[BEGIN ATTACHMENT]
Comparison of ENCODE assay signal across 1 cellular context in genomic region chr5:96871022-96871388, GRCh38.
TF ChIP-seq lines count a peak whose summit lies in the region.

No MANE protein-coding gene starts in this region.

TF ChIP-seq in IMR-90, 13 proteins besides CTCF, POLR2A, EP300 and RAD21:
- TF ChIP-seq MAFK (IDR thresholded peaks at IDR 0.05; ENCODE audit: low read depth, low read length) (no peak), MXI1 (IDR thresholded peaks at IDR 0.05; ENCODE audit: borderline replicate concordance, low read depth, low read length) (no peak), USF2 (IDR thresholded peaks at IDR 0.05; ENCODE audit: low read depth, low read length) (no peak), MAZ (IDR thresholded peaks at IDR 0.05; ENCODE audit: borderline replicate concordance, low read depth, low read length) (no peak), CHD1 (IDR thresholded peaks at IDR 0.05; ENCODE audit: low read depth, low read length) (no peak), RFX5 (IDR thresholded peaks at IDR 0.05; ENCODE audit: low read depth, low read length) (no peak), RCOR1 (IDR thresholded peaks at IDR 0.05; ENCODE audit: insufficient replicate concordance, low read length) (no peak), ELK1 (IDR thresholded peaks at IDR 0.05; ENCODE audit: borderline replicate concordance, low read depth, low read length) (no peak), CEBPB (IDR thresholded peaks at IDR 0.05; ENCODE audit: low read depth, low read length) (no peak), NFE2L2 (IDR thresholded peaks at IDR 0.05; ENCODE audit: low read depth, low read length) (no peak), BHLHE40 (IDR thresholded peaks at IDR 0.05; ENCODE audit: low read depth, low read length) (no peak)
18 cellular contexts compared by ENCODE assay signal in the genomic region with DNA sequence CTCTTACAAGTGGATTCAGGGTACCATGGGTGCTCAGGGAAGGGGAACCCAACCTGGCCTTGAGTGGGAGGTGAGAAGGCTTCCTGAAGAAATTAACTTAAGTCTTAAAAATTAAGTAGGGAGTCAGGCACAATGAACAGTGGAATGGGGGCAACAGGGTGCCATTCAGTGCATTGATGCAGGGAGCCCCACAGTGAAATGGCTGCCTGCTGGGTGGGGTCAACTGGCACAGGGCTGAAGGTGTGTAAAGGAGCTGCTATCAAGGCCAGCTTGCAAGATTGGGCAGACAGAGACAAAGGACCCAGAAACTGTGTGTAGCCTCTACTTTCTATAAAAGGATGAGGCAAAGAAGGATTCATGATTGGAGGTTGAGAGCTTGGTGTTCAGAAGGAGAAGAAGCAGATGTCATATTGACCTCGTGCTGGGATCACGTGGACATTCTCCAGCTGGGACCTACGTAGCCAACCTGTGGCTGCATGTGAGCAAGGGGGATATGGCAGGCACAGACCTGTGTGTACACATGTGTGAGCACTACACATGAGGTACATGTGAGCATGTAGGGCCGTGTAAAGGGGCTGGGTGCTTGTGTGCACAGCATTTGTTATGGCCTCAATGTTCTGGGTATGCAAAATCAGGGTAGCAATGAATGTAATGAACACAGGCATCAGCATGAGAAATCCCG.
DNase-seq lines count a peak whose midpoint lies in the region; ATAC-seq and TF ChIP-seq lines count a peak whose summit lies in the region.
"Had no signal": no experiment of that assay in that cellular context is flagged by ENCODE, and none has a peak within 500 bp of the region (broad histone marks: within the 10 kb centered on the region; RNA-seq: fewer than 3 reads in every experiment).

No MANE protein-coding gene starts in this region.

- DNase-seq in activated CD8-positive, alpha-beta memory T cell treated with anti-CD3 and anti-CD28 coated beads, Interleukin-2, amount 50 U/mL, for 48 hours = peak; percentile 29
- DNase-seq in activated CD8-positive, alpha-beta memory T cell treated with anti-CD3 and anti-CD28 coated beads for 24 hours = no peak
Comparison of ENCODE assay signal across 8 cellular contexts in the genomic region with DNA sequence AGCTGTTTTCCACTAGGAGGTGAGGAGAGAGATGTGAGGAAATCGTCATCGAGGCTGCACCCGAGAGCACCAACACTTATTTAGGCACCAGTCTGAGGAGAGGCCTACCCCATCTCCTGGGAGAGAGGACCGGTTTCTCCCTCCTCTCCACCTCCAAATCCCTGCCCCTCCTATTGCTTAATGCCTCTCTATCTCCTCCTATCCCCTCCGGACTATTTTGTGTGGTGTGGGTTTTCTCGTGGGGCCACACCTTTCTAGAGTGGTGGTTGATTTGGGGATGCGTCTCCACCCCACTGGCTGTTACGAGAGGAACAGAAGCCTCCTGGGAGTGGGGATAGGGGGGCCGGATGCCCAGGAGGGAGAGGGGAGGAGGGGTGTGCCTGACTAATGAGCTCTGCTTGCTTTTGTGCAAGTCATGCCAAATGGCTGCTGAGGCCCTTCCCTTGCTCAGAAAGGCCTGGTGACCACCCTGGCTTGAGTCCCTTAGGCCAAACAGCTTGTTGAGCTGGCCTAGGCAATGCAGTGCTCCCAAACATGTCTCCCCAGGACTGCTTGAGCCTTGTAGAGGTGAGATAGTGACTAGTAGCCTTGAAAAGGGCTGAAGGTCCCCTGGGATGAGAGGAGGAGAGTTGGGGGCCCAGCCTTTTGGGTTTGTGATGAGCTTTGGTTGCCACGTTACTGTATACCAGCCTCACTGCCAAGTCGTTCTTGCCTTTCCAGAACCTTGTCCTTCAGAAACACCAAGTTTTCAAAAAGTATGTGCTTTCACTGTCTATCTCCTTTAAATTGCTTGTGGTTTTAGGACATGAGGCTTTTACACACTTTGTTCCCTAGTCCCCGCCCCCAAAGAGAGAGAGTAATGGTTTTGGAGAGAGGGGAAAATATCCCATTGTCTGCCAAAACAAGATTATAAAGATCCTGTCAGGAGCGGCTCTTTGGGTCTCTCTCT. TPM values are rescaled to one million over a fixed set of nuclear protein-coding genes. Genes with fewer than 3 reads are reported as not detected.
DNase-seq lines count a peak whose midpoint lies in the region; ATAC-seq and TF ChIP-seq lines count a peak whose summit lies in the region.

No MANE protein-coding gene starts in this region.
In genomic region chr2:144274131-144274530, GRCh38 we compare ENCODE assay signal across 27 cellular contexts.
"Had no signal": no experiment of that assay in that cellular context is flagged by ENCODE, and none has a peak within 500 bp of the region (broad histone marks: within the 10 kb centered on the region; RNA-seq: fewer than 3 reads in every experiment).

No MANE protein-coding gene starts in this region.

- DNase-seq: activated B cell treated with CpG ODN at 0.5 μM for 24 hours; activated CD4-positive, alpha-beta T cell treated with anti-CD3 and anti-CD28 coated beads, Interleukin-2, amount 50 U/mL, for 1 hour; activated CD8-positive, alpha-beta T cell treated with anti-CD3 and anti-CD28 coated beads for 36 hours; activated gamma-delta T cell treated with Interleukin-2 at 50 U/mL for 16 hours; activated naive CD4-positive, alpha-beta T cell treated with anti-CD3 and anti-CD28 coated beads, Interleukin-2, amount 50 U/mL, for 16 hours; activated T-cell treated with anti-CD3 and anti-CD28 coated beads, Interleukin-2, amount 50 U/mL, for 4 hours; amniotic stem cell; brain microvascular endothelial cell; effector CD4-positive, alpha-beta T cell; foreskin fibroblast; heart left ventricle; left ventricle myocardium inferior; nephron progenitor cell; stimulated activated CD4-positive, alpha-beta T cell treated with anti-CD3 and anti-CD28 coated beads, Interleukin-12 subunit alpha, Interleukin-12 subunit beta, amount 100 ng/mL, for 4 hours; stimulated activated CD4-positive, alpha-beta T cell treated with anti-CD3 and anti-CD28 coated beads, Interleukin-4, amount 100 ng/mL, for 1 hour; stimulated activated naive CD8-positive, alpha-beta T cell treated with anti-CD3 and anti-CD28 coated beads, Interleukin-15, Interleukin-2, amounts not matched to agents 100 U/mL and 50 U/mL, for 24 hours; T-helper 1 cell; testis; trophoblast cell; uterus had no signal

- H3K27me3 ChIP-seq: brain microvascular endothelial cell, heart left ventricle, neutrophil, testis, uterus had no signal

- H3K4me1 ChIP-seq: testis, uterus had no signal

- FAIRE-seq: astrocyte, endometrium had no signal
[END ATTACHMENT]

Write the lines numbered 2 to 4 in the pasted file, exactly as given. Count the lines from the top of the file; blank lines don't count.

TF ChIP-seq lines count a peak whose summit lies in the region.

No MANE protein-coding gene starts in this region.

TF ChIP-seq in IMR-90, 13 proteins besides CTCF, POLR2A, EP300 and RAD21: